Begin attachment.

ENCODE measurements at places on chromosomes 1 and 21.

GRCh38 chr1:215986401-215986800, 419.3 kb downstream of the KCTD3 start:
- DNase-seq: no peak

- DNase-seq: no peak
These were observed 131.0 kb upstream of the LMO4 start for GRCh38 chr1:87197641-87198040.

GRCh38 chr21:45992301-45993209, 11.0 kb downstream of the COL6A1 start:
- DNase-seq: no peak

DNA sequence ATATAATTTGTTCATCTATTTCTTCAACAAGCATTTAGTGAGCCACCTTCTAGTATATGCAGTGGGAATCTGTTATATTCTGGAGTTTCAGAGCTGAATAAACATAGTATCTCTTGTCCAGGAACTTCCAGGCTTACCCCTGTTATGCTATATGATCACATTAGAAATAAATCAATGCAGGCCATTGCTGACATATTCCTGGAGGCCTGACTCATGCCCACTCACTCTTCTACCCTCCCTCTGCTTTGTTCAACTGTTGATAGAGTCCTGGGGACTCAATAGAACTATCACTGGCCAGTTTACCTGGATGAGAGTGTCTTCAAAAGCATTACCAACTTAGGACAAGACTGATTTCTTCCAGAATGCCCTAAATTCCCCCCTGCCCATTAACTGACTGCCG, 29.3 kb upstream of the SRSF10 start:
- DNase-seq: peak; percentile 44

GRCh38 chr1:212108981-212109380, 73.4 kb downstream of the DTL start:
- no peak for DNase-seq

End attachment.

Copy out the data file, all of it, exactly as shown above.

ENCODE measurements at places on chromosomes 1 and 21.

GRCh38 chr1:215986401-215986800, 419.3 kb downstream of the KCTD3 start:
- DNase-seq: no peak

- DNase-seq: no peak
These were observed 131.0 kb upstream of the LMO4 start for GRCh38 chr1:87197641-87198040.

GRCh38 chr21:45992301-45993209, 11.0 kb downstream of the COL6A1 start:
- DNase-seq: no peak

DNA sequence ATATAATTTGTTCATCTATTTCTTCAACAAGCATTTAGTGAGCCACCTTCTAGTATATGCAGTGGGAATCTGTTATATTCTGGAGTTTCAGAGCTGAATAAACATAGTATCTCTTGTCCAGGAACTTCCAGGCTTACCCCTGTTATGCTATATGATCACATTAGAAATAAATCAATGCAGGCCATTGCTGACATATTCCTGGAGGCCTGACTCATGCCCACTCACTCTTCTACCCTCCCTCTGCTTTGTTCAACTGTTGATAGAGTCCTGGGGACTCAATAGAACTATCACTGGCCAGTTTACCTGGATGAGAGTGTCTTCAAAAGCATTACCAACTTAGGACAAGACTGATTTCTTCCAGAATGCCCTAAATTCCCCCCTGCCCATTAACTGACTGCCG, 29.3 kb upstream of the SRSF10 start:
- DNase-seq: peak; percentile 44

GRCh38 chr1:212108981-212109380, 73.4 kb downstream of the DTL start:
- no peak for DNase-seq